Now, this strategy essentially writes off the geographically inconvenient contested Western states of Nevada, Colorado, and New Mexico (though Obama likely will win New Mexico, and quite possibly Colorado, anyway), and more critically abandons the expensive (and always somewhat inconvenient) Florida campaign. Florida is a hard state because it's media markets are spread across that long distance from Miami to Pensacola, with Jacksonville being out of the way as well. This strategy gives up on winning Virginia and North Carolina as well, though it leaves those states open to large last minute expenditures if one of them looks winnable come election day (probably Virginia; Obama hangs onto a slim overall lead there, due to shifting demographics, but has already essentially shuttered his North Carolina campaign). The idea behind the strategy is simple. Forget about doing any more than is necessary to accomplish the victory, and focus on ensuring it in an even smaller-than-usual handful of truly contested states -- which at this point, from that group, would be Iowa, Wisconsin, Ohio, and possibly New Hampshire. And, focus advertising dollars and the now-even-more-important campaign appearances (more important since advertising seems to have maxed out its ability to change minds in this campaign) just in that narrow band of close-together states.

The strategy, meanwhile, forces Romney to go to much wider expense and inconvenience, for he must pick off one of those heavily targeted Northern tier states and still must spend and appear enough to ensure winning Florida in the East -- as well as North Carolina, and Virginia -- and must win at least one, and probably two, of those three contested Western states. It is notable that Obama could choose one of two other variations on this strategy as well, going after Florida after all, while abandoning efforts in Iowa and Wisconsin, to achieve 283 electoral votes; or going after Virginia and North Carolina instead of Iowa and Wisconsin to reach 282 electoral votes.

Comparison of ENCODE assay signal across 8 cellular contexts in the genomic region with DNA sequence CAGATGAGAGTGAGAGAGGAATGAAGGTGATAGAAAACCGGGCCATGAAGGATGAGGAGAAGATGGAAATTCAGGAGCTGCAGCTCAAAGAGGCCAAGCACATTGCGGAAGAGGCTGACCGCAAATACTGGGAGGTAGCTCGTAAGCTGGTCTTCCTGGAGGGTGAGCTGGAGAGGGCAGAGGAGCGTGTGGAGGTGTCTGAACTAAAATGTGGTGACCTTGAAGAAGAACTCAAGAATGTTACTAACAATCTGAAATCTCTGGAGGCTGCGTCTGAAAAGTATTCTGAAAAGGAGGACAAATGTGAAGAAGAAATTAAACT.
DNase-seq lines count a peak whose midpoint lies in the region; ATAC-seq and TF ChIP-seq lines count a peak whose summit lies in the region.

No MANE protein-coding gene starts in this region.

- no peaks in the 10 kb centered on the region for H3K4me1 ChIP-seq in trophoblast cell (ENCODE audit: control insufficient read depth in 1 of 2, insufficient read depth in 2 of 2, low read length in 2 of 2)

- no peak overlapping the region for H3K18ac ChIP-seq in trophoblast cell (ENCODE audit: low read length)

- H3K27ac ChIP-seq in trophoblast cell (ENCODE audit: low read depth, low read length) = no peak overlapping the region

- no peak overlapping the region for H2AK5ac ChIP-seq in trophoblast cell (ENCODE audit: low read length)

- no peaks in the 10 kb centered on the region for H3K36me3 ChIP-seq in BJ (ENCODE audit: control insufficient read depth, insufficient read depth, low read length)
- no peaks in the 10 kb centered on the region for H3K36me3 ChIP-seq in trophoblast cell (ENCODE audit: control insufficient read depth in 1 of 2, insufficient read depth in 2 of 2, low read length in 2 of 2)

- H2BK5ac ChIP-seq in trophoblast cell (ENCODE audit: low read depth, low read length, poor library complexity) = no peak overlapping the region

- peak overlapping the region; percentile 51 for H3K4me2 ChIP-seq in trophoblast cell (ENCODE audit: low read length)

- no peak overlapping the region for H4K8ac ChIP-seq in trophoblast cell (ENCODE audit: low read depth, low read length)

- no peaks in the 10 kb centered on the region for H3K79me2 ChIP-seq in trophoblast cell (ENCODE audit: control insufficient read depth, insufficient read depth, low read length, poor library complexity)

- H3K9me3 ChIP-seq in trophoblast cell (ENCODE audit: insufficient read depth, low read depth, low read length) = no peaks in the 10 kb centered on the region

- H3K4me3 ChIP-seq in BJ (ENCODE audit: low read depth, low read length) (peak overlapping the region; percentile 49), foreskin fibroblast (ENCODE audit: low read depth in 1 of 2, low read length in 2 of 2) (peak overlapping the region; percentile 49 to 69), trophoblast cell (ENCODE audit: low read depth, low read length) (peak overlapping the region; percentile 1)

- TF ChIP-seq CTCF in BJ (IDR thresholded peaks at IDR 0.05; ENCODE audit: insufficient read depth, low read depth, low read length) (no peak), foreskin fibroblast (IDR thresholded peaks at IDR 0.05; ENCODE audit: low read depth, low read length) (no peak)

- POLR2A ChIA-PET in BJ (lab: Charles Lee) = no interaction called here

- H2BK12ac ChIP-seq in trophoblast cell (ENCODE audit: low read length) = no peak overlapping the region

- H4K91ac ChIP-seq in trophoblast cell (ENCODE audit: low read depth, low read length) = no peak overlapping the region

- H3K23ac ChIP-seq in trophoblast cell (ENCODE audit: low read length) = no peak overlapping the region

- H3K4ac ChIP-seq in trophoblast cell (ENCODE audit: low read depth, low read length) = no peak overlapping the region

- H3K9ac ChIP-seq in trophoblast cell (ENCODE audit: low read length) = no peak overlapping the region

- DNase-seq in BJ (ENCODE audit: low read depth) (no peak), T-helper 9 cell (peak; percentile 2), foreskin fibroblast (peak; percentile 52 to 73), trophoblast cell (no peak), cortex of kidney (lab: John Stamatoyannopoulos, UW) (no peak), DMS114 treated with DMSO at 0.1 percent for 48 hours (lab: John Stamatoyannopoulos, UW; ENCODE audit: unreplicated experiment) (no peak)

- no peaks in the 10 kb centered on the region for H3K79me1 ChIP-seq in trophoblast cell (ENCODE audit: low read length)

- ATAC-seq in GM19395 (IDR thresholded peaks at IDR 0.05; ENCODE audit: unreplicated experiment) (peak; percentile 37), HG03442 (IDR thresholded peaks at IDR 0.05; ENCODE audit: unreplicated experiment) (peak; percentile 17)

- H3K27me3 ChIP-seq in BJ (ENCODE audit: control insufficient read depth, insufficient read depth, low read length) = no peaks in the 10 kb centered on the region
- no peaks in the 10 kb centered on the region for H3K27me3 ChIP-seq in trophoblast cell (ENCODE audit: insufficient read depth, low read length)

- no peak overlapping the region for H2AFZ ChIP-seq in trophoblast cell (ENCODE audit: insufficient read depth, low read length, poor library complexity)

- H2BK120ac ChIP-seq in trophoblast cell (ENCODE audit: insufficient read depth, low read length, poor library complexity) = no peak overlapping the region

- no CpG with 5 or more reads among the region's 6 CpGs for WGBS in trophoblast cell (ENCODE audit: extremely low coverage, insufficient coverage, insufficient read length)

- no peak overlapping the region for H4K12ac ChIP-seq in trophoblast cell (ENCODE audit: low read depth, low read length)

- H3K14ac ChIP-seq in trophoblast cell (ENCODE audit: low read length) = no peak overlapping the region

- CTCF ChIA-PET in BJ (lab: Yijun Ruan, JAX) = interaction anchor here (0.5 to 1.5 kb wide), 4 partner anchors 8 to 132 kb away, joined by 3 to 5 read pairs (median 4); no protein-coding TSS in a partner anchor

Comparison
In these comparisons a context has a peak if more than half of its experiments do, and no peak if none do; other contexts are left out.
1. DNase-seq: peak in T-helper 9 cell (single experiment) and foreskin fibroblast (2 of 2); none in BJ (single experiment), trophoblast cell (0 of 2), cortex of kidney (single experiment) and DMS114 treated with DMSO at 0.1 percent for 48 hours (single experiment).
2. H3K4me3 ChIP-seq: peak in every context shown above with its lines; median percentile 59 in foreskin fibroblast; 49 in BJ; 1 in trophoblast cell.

Possibly the biggest downside of this strategy -- in addition to the absence of a margin for error -- is that it would write off any ability for Obama to claim a mandate in victory, and in fact makes him appear weaker in a second term, for winning with so much smaller of a map the second time around. It would have trickle-down effects into Congress, as well, for Democratic House and Senate candidates in those abandoned states would lose the enthusiasm of voters looking to support a presidential candidate in a contested state. Indeed, such a campaign tactic would much increase Obama's chances of winning a second term, but at the expense of losing the Senate and so essentially guaranteeing a hostile Congress (though, notably, a Congress which would be unable to do much of anything). So the question of strategy boils down to whether Obama would prefer to all-but guarantee himself a toothless victory where he would serve a largely irrelevant second term; or whether he would prefer to extend his risk of losing in order to claim a mandate and possibly hang on to the Senate.

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Question of the day:
What is today's question of the day? How about, 'who want's to post a log today'?
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In node auditing news:

Dannye is done-ye

Jet-Poop -- on page 20 of 27. 2/3+ there!!
etouffee -- on page 3 of 14

iceowl, and teleny are in the queueueue. Well, I mean, they are it....

Blessings, all!!

Hop #22

(Again, this probably isn't actually Hop 22, I've flown since the last daylog, but I'm starting to skip ones which would really just be "got airplane. Took off. Practiced. Landed. Done.")

Woke up around 7:30am because I woke up in northern Vermont. Gulped coffee, packed, threw my shit in the car and departed, headed south at a consistent 86MPH according to the speedo. Managed not to stop for gas or potty or get stopped by cops, so I arrived at 7B2 exactly two hours and thirty two minutes later, one minute past my scheduled time of 11:00. My CFI was still flying, so I grabbed the clipboard for N12732 and headed out to do the preflight.

Preflight was fine - 30+ gals in the tanks, 6 qts oil, all systems go. My CFI and his prior student landed and parked their Piper Warrior next to where I was busy dipping the wing tanks, and he came over and said "Hey, how about we do hood time?"

I said "Excellent" because that's another one of Those Things We Need To Do before I can take a checkride. Ticking off that list is good. He brought out a hood and a set of foggles (goggles fogged in the upper half so you can't see out the windscreen) and we strapped into 12732. Ran the checklist, started the plane, we put on our headsets -